Surprise in Store at Heirloom Artifacts

Nashville-based interior designer Stephanie Sabbe transforms an unassuming Belle Meade storefront location into an unexpected creative haven.
A red-haired woman sits in her dark teal storefront in an orange sweater and flannel skirt.
Owner Stephanie Sabbe with a few of her favorite finds, including collected artwork sourced from a dealer in Ukraine and a Haomy apron hanging from a Shaker peg rail.

Nestled in the heart of the Nashville suburb of Belle Meade lies Heirloom Artifacts, designer Stephanie Sabbe’s response to the clamor of quick-and-easy, space-filling interior design and disposable décor. Its location in an unassuming strip mall often surprises customers as they open the door to find a well-curated collection of pieces that imbues a sense of place. Stephanie likens the space to her own experience of growing up in a spec house as a child—the bones are just a place to start. In her mind, there is no need to be limited by the plain, white-box beginnings.

As founder and principal of Sabbe Interior Design, a full-service design firm, Stephanie has spent more than 15 years working in both residential and commercial interior design. The Nashville native began her career in Memphis, working for Gresham Smith and Partners and then Hnedak Bobo Group, where she focused on commercial interiors.

A homey teal-painted store collects striped pillows, vintage vases, and dark wooden furniture.
Custom cabinetry in Benjamin Moore’s “Brewster Gray” creates the ideal backdrop for the ever-changing array of goods offered in this cozy respite of a shop.

But it was her unexpected move to Boston that helped hone her vision and the aesthetic that now resonates with her clients. “Because I grew up in a home with very little architectural integrity, the move to Boston really opened my eyes to historic interior architecture,” she says. “From that point on, I could never unsee the possibilities within four walls. When I returned home to Nashville, I brought this mindset with me because we have so much opportunity here for the same type of creativity.”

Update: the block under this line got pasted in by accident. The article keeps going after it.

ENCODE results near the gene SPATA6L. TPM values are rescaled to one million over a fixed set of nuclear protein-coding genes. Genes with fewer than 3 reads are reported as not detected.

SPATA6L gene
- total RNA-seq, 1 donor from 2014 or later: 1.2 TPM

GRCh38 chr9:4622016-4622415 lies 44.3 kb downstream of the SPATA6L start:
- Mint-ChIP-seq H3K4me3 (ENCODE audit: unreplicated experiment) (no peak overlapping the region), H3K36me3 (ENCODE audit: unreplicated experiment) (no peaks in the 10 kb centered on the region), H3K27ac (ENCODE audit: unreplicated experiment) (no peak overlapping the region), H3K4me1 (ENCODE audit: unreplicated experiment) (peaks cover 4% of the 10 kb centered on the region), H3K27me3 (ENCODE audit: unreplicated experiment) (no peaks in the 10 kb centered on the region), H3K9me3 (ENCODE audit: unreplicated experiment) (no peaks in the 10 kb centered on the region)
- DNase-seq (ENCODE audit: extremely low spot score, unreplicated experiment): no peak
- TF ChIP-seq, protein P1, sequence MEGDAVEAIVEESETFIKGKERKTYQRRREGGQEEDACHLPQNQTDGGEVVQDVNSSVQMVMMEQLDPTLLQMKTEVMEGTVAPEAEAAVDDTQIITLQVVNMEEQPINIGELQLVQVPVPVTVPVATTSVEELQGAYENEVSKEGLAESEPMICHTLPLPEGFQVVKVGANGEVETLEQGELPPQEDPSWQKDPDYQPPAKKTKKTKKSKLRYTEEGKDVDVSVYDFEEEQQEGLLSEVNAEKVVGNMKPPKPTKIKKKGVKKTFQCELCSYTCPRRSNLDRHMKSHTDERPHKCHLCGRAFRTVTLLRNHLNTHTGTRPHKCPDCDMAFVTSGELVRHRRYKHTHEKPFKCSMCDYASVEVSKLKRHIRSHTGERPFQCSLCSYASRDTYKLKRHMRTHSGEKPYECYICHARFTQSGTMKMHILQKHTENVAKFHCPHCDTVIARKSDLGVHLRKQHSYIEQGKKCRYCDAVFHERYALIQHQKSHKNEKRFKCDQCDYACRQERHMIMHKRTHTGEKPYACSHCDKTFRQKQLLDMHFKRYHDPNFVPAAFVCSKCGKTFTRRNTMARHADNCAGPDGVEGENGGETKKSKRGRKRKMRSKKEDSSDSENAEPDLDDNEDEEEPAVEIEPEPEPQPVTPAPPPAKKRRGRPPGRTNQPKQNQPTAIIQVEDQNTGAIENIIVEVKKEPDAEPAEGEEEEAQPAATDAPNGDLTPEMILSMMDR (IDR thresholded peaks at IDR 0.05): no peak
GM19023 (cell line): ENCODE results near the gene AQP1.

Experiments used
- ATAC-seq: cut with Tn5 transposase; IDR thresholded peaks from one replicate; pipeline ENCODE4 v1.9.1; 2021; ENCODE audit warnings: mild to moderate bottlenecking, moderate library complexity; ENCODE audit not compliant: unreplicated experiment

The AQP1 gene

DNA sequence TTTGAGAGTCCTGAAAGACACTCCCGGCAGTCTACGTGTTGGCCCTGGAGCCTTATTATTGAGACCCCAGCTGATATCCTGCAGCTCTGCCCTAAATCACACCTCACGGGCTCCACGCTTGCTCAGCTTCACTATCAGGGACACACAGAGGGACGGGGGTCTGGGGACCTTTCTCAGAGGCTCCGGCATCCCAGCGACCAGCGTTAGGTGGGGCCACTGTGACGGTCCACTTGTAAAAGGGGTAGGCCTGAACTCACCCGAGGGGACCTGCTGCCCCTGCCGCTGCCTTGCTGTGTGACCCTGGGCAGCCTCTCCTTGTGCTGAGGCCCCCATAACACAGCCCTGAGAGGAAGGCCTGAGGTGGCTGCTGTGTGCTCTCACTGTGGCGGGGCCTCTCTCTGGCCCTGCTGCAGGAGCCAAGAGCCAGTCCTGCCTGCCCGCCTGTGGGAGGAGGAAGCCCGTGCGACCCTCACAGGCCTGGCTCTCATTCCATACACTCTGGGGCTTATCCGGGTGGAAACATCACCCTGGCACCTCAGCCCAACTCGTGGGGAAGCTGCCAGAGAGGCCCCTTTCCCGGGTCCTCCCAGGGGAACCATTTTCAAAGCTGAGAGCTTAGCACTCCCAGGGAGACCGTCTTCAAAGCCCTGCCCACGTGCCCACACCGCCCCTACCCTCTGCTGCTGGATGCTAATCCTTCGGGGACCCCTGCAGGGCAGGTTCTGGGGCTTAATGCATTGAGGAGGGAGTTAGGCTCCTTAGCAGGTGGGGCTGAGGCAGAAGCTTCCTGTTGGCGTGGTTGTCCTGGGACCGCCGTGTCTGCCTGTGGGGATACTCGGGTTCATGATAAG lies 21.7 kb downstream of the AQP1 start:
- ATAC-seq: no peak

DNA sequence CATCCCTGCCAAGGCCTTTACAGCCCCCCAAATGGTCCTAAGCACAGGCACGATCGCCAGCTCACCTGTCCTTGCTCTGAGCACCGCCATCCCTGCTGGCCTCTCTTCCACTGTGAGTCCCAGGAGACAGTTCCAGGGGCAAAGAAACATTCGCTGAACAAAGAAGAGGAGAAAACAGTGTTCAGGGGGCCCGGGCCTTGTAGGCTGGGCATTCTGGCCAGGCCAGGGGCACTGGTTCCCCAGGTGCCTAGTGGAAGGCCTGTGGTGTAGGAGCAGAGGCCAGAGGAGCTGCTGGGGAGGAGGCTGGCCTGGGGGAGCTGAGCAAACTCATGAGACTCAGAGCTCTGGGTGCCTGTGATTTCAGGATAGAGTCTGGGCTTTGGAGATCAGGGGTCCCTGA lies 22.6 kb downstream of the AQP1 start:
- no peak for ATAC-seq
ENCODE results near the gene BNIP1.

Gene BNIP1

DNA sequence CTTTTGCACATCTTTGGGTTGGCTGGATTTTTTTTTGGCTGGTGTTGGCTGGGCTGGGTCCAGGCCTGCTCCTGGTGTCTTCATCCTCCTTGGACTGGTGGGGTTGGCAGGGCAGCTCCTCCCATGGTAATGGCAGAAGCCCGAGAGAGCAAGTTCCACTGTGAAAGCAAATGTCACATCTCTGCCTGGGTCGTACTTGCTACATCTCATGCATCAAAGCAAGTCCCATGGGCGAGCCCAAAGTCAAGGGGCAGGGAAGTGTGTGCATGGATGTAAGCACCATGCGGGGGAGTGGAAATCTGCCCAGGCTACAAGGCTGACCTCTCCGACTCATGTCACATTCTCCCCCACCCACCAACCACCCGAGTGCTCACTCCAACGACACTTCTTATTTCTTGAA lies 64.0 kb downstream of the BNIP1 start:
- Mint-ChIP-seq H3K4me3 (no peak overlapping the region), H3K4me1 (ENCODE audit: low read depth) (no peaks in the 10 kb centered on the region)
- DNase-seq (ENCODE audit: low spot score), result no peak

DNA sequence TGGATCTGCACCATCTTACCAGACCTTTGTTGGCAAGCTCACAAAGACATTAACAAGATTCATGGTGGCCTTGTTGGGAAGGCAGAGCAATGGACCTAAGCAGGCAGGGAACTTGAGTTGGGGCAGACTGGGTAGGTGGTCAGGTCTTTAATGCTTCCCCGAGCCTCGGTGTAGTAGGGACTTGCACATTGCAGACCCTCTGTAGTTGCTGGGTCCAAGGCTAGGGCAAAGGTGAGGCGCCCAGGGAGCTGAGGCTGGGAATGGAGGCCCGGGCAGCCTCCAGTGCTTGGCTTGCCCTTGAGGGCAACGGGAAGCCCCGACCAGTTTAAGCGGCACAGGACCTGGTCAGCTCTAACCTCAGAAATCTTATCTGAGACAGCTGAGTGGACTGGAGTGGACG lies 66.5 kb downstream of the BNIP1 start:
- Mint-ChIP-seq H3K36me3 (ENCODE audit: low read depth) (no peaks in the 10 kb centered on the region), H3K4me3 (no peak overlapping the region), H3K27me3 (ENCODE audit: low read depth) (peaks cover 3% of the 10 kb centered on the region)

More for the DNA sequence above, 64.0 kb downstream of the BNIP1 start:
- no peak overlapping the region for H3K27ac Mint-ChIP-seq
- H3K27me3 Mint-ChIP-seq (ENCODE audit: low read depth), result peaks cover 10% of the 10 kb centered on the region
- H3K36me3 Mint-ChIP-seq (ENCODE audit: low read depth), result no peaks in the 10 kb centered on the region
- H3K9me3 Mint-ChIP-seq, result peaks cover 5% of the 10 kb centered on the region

A teal-grey wall holds rust colored aprons, paintings, and candles.
The bar and stools are found objects from Stephanie’s travels. Small-scale Turkish rugs nestle in a vintage basket. The Floral Society candlesticks are a perennial design favorite and can be used in a variety of design styles, lending instant mood wherever they’re employed.
A vintage oil painting of a businessman has flowers painted over his head.
This vintage painting is one of two Stephanie has in the shop. She commissioned local artist Jane Douglas to reimagine and modernize them by adding flowers to cover the subjects’ faces.

Stephanie set to work putting this ethos into practice as she transformed a former local insurance agency outpost into a tightly edited retail space that serves as a hub for her eponymous design business as well as an extension of her own home. “You can have a strip mall or you can have a spec house, but the outside does not have to limit what you do with the interiors,” she says. Riffing on her affection for moody British spaces, such as the ones created by deVOL Kitchens, the designer painted the walls in Benjamin Moore’s “Brewster Gray.” She then added interior windows and transoms to wash the space with natural light. “When I was in Boston, I did a lot of work in brownstones, which are so charming from the outside but can be rather gloomy on the inside,” says Stephanie. “They only have a light source at the short end wall, which is similar to how this was originally set up. I knew I wanted to build out a space where my staff would get to see natural daylight.”